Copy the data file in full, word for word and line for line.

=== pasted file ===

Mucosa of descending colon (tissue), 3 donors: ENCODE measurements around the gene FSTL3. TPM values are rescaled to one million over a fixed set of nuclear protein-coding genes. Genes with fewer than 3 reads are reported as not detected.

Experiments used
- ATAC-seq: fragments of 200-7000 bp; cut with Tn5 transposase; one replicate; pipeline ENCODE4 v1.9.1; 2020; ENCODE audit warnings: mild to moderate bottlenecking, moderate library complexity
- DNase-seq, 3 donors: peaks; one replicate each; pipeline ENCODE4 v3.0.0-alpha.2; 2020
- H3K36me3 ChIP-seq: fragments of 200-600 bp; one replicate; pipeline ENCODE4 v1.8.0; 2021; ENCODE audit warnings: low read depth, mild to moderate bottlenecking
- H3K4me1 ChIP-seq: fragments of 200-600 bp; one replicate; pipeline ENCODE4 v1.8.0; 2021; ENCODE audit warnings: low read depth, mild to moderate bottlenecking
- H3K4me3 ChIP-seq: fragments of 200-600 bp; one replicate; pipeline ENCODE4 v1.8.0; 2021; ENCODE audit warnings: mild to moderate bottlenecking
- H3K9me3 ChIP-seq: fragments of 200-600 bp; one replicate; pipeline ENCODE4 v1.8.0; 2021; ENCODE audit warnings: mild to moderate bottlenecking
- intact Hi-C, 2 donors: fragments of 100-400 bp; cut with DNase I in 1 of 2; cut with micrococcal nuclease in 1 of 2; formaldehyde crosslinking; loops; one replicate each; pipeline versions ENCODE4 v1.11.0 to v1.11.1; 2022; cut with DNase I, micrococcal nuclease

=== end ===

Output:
Mucosa of descending colon (tissue), 3 donors: ENCODE measurements around the gene FSTL3. TPM values are rescaled to one million over a fixed set of nuclear protein-coding genes. Genes with fewer than 3 reads are reported as not detected.

Experiments used
- ATAC-seq: fragments of 200-7000 bp; cut with Tn5 transposase; one replicate; pipeline ENCODE4 v1.9.1; 2020; ENCODE audit warnings: mild to moderate bottlenecking, moderate library complexity
- DNase-seq, 3 donors: peaks; one replicate each; pipeline ENCODE4 v3.0.0-alpha.2; 2020
- H3K36me3 ChIP-seq: fragments of 200-600 bp; one replicate; pipeline ENCODE4 v1.8.0; 2021; ENCODE audit warnings: low read depth, mild to moderate bottlenecking
- H3K4me1 ChIP-seq: fragments of 200-600 bp; one replicate; pipeline ENCODE4 v1.8.0; 2021; ENCODE audit warnings: low read depth, mild to moderate bottlenecking
- H3K4me3 ChIP-seq: fragments of 200-600 bp; one replicate; pipeline ENCODE4 v1.8.0; 2021; ENCODE audit warnings: mild to moderate bottlenecking
- H3K9me3 ChIP-seq: fragments of 200-600 bp; one replicate; pipeline ENCODE4 v1.8.0; 2021; ENCODE audit warnings: mild to moderate bottlenecking
- intact Hi-C, 2 donors: fragments of 100-400 bp; cut with DNase I in 1 of 2; cut with micrococcal nuclease in 1 of 2; formaldehyde crosslinking; loops; one replicate each; pipeline versions ENCODE4 v1.11.0 to v1.11.1; 2022; cut with DNase I, micrococcal nuclease